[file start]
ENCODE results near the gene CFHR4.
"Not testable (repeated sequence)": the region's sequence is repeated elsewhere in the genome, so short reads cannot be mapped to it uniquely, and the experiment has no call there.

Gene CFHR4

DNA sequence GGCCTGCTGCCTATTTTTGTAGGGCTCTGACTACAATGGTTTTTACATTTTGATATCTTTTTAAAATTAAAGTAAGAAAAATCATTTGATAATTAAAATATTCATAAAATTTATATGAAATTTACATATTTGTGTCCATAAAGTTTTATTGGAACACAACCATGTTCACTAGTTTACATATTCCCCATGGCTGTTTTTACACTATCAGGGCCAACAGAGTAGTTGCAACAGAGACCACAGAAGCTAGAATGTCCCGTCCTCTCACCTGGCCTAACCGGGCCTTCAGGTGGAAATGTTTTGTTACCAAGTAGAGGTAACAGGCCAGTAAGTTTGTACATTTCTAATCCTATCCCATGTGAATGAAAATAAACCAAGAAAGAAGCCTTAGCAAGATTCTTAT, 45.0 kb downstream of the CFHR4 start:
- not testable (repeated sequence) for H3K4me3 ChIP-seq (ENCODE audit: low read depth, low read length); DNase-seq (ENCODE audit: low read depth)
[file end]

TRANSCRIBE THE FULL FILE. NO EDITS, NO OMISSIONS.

ENCODE results near the gene CFHR4.
"Not testable (repeated sequence)": the region's sequence is repeated elsewhere in the genome, so short reads cannot be mapped to it uniquely, and the experiment has no call there.

Gene CFHR4

DNA sequence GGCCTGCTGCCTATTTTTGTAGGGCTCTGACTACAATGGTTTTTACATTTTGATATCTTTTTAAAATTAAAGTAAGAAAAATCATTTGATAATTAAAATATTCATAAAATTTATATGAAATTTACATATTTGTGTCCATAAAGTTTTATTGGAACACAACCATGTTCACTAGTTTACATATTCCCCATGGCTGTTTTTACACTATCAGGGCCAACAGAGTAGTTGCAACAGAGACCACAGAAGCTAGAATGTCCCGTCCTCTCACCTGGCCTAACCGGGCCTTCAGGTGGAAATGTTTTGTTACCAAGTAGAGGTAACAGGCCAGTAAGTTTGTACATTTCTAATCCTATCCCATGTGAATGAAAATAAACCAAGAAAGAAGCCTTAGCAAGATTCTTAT, 45.0 kb downstream of the CFHR4 start:
- not testable (repeated sequence) for H3K4me3 ChIP-seq (ENCODE audit: low read depth, low read length); DNase-seq (ENCODE audit: low read depth)